Ready for some pancakes (aka griddlecakes)? Now’s the perfect season. Shrove Tuesday (Mardi Gras) is next week – and pancakes traditionally are on the menu.
These buckwheat beauties take pancakes up a notch. Because we like to buck the trend.
This recipe is very similar to our Basic Pancake Recipe. The main difference is that these include buckwheat flour.
Because the flavor of buckwheat can be a little intense, most cooks mix it with regular all-purpose wheat flour when making pancakes. Which is what we’re doing here: Equal measures of buckwheat and all-purpose flour. If you prefer to use only buckwheat flour, just double the amount of buckwheat flour in the recipe and eliminate the all-purpose flour.
Our favorite way to make pancakes is on an electric griddle. But an ordinary griddle (or even a skillet) will work just as well.
Prep time for this recipe is 5 to 7 minutes. Cooking time adds another 10 to 15 minutes.
This recipe yields 8 to 10 pancakes (depending on how large you make them). Serving a crowd? It’s easy to double or triple this recipe.
- 2 tablespoons melted butter
- 1 egg
- ~1 cup milk (see Notes)
- ¾ cup buckwheat flour
- ¾ cup all-purpose white flour
- 3 teaspoons baking powder
- 1 tablespoon sugar
- ½ teaspoon kosher salt (or to taste; see Notes)
- additional butter (or cooking oil) for greasing the griddle/skillet (optional if you’re using one with a nonstick surface)
- garnish of maple syrup and/or butter (or anything else you like; see Notes)
- If using an electric griddle or skillet, turn it on to 350° F. If using a regular griddle or skillet, place it on the stovetop over medium heat.
- Melt the butter in the microwave. Once melted, let it cool slightly.
- Add the egg to a medium bowl. Beat until it’s frothy. Add the milk, then beat to combine. Add the melted butter, then beat again to combine.
- Place all the dry ingredients (flours, baking powder, sugar, salt) in a large bowl. Whisk to combine.
- Add the liquid ingredients to the dry. Using a wooden spoon or a rubber spatula, stir just enough to combine the ingredients. Don’t overmix – it’s OK if there are some lumps in the batter. If the batter is too thick for your taste, add a bit more milk to thin it out.
- Test your griddle or skillet to make sure it’s hot enough. A drop of water will skip off the surface when it’s ready. If using a nonstock griddle or skillet, you probably don’t need to grease it. Otherwise, grease the surface lightly with butter or oil.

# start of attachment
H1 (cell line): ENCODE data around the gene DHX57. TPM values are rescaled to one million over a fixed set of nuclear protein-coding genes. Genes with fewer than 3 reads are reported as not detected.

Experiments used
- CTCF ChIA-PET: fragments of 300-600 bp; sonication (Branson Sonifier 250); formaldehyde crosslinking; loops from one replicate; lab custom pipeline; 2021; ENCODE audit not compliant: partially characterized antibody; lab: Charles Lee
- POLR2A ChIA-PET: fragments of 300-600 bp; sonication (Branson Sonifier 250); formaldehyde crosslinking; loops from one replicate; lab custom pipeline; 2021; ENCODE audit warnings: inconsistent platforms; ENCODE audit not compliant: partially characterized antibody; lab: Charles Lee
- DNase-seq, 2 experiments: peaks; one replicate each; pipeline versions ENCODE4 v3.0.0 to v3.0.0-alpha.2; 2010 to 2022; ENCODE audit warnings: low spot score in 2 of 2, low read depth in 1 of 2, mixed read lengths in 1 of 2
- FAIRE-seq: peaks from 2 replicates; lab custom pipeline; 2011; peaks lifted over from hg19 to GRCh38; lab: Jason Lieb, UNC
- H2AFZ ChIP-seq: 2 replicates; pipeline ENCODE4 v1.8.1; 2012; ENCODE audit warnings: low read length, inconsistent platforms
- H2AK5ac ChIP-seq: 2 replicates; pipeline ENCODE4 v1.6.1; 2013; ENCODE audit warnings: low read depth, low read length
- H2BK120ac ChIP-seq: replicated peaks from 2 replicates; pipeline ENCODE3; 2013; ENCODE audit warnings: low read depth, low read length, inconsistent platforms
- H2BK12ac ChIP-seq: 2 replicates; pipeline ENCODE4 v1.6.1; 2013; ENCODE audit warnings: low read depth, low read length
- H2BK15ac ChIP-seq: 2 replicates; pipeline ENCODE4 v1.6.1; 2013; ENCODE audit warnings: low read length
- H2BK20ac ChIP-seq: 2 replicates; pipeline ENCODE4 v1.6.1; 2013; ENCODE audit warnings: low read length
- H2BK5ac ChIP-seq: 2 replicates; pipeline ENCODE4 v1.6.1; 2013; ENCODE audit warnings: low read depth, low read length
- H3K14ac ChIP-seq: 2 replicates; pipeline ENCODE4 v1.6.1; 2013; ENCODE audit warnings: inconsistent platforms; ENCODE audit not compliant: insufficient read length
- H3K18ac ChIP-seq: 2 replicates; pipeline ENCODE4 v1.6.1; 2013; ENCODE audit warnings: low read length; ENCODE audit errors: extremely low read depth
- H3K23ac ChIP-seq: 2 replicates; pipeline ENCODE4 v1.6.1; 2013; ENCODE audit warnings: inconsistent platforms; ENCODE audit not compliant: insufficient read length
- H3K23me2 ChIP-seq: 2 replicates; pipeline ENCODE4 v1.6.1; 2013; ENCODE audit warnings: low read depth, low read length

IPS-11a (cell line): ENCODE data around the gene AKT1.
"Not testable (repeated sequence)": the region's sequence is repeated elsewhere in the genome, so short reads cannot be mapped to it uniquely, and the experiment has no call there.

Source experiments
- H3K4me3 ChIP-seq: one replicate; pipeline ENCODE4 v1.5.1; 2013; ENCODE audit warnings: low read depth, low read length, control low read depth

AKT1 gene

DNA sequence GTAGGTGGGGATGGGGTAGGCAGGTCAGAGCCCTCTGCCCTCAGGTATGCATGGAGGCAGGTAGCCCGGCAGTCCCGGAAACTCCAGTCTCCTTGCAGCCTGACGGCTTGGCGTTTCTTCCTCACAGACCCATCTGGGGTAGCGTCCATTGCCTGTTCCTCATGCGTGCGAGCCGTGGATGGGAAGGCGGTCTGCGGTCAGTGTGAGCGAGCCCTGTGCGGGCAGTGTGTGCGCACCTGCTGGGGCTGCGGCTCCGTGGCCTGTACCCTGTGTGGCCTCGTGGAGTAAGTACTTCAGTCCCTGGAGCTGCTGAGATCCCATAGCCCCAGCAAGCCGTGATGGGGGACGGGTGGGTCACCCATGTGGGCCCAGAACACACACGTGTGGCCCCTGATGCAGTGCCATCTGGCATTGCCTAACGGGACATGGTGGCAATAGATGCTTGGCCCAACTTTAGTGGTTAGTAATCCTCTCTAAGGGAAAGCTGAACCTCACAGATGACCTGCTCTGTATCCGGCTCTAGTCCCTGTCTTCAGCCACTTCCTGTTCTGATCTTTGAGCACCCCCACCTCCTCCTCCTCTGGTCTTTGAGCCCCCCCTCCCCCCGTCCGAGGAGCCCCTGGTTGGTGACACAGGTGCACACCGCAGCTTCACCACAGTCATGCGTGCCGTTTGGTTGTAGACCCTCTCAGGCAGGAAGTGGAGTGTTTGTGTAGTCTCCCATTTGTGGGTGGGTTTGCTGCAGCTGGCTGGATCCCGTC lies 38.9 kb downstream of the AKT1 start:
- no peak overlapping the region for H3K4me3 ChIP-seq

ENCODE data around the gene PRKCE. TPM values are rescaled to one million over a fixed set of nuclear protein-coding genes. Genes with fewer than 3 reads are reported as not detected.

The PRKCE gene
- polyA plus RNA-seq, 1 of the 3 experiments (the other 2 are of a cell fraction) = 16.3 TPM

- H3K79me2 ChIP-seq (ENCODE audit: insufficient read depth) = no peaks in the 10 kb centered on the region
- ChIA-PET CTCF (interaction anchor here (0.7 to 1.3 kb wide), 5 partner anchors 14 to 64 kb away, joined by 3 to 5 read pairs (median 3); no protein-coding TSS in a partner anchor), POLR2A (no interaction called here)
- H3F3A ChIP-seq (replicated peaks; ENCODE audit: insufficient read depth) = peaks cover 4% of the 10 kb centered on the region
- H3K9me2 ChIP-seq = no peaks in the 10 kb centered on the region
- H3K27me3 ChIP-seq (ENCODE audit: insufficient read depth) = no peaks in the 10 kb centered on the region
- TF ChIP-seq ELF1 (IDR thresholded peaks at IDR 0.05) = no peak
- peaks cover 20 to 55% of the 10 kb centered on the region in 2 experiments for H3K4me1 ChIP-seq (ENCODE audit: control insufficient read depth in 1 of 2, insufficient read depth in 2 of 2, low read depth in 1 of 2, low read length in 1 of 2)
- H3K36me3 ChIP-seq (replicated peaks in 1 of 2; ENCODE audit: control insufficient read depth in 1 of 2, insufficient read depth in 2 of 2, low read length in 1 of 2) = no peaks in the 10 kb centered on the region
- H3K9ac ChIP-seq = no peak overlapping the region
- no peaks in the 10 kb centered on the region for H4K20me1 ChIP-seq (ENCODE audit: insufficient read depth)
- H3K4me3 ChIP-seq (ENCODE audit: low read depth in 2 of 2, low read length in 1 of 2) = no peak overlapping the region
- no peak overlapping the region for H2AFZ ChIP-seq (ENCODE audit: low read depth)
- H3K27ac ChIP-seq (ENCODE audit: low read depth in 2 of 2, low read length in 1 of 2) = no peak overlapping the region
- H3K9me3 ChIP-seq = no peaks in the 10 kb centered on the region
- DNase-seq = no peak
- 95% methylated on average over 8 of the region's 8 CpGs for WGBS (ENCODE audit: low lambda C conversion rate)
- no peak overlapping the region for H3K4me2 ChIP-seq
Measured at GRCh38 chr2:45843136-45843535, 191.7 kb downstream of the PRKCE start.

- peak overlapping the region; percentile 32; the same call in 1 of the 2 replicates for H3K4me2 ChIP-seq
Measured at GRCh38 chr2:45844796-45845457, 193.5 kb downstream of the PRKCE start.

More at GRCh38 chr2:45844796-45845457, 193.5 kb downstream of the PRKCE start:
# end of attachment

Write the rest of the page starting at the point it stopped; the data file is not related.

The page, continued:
- Use a ¼ cup measure or large spoon to scoop the batter and drop it on the hot griddle. Repeat until the griddle surface is full. Cook until the edges of the pancakes seem firm and cooked, and bubbles form and break in the middle of the pancakes (usually 2 to 3 minutes). Turn the pancakes over, then cook them for another minute or 2 until they are cooked through.
- Plate the pancakes. Serve with maple syrup, butter, honey, jam, fresh berries – whatever you fancy.
- If you’re making a big batch of pancakes, the early rounds will hold in a 250° F oven for a half hour or so while you finish making the rest.
- Buckwheat is not actually wheat – or even a grain. Instead, it’s a pseudo-grain (not technically a grain, but used like one). In fact, it’s a seed from a plant in the rhubarb family. Buckwheat flour is ground from hulled buckwheat seeds.
- Buckwheat flour can be light or dark, depending on how much of the seed hull is included (the hull is strongly flavored, so dark buckwheat has more oomph than light).
- At the grocery store, you may also see buckwheat groats, which are the unground hulled seeds. Or kasha, which are roasted groats. These are not interchangeable with buckwheat flour.
- Buckwheat is gluten free, so it’s a good choice for those who can’t tolerate gluten. To make a fully gluten-free version of our recipe, skip the regular wheat flour and use all buckwheat flour (or combine it with a gluten-free substitute for wheat flour).
- You can use regular or skim milk when making pancakes. We haven’t tried a nondairy milk like almond or soy, but they should work OK.
- We like thick pancakes, so we use as little liquid as we can get away with when we mix the batter. This results in pancakes with some heft (that don’t spread out much on the griddle). If you prefer thinner, flatter pancakes, use more liquid.
- We like maple syrup with pancakes, so that’s our go-to. But honey is also good, as are jam and jelly. Or you could use a fruit syrup, like blueberry or blackberry.
- We also like butter on pancakes, so that’s always a topping for us. But fresh fruit also makes a terrific garnish.
- We use kosher salt in cooking. It’s less salty by volume than regular table salt (the crystals are larger and more irregular, so they pack a measure less tightly). If you’re using table salt, start with about half the amount we suggest. But always season to your taste, not ours.
- Shrove Tuesday is the day before Ash Wednesday, which marks the beginning of Lent. It’s also known as Mardi Gras (French for “Fat Tuesday”). Traditionally, it’s been the day when households use up the fat, sugar, and other rich goodies in their pantries to get ready for fasting during Lent.
“Yum, buckwheat,” said Mrs. Kitchen Riffs. “A bit nutty, with lots of depth. Great in pancakes.”
“Another winning recipe,” I said. “I’m a buck-a-neer in the kitchen these days!”
“I may buckle under the weight of that pun,” said Mrs K R.
“Just glad I remembered to make these before Mardi Gras,” I said. “It really crêped up on us this year.”
“If I had a buck for every bad pun you’ve made,” said Mrs K R. “I could kasha in.”
“Hey, those extra pancakes look a bit disgruntled, just sitting there on the plate,” I said. “I should butter them up.”
“That was groats,” said Mrs K R.
Better stop before she flips.
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